Inflammatory pseudopolyp

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Inflammatory pseudopolyp
Diagnosis in short

Inflammatory polyp. H&E stain.

LM polypoid shape, inflammatory cells - esp. neutrophils
LM DDx juvenile polyp, mucosal prolapse, adenomatous polyps
Site colon, rectum, others

Clinical history +/-inflammatory bowel disease
Prevalence not common
Prognosis benign
Clin. DDx other types of polyps
Inflammatory pseudopolyp
External resources
EHVSC 9992

Inflammatory pseudopolyp is a benign polypoid lesion usually seen in the context of inflammatory bowel disease.

It is also referred to as inflammatory polyp.

General

  • Not a true polyp.
  • The label inflammatory pseudopolyp = inflammatory bowel disease (IBD).
    • If there is no history of IBD... reconsider the diagnosis.

Microscopic

Features:

  • Polypoid shape.
  • Inflammation - esp. neutrophils - key feature.

Negatives:

  • No nuclear atypia.
    • May have focal nuclear hyperchromasia and nuclear enlargement.
  • No dilated glands.

DDx:

Images

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SIGMOID COLON POLYP, PERI-DIVERTICULAR, BIOPSY:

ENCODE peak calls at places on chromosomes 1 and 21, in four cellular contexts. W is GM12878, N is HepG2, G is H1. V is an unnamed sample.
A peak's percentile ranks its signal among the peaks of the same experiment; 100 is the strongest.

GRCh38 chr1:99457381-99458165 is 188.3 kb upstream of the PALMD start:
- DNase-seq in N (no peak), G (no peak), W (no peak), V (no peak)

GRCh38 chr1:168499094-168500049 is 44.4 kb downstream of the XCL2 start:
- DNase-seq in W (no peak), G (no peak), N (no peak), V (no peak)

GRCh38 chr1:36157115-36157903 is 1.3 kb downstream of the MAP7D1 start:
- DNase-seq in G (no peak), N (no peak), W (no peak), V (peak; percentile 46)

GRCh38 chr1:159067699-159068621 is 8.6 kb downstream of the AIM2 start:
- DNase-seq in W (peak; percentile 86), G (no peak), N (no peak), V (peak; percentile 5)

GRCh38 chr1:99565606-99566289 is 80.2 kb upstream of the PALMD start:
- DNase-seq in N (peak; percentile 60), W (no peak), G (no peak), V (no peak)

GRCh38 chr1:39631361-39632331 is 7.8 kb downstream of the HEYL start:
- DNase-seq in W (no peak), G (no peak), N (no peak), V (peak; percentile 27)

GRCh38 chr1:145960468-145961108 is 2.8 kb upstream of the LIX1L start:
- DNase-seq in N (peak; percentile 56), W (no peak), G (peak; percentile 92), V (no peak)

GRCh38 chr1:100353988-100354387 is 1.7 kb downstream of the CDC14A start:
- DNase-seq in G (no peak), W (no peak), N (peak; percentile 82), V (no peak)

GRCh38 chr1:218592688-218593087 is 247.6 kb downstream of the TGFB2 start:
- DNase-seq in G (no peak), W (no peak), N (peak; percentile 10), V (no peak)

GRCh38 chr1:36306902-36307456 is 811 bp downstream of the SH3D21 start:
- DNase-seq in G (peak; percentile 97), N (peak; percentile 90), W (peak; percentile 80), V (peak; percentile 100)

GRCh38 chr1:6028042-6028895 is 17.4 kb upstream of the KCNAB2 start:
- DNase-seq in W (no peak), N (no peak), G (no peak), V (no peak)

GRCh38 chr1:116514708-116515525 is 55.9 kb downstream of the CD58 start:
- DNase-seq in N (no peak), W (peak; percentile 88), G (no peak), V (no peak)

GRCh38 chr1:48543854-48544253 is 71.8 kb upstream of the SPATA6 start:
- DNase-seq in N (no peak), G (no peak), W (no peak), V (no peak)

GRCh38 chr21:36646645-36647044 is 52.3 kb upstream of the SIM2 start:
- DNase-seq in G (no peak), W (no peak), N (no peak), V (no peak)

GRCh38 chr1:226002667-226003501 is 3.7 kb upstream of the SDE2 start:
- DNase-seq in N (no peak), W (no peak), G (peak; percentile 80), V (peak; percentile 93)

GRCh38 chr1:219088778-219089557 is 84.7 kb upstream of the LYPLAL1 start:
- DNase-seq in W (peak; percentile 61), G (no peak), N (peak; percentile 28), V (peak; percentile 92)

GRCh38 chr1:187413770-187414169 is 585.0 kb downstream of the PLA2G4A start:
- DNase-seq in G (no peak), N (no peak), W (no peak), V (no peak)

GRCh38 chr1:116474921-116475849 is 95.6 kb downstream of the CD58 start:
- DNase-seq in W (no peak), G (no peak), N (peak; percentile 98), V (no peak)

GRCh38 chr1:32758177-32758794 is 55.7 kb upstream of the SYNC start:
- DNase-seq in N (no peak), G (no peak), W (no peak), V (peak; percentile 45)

- INFLAMMATORY PSEUDOPOLYP.
POLYP, DESCENDING COLON, BIOPSY:
- INFLAMED POLYPOID FRAGMENT OF COLORECTAL-TYPE MUCOSA.
-- NEGATIVE FOR DYSPLASIA.

Diverticular disease-associated

Polyp, Sigmoid Colon, Polypectomy:
- Colonic mucosa with ulceration, acute inflammation and granulation tissue.
- NEGATIVE for dysplasia.

Comment:
This may represent a polyp seen in the context of diverticular disease. Other 
considerations include ischemia, idiopathic inflammation and infections. 
Clinical correlation is suggested.

Block letters

 POLYP (AT EDGE OF DIVERTICULUM), SIGMOID COLON, POLYPECTOMY:
- GRANULATION TISSUE AND SCANT BENIGN EPITHELIUM.
- NO EVIDENCE OF DYSPLASIA.

Micro

The sections show a fragment of colorectal mucosa with focal ulceration, acute inflammation and a well-vascularized stroma with plump stromal cells. Occasional stromal cells have nuclear hyperchromasia.

Alternate

The sections show a fragment of tissue with scant benign epithelium, acute and chronic inflammation (neutrophils and plasma cells predominantly), abundant blood vessels with reactive endothelial cells and plump stromal cells. Occasional stromal cells have nuclear hyperchromasia but do not show significant atypia.

See also

References

  1. Aust, DE.; Rüschoff, J. (Jul 2011). "[Polyps of the colorectum: non-neoplastic and non-hamartomatous].". Pathologe 32 (4): 297-302. doi:10.1007/s00292-011-1435-1. PMID 21607734.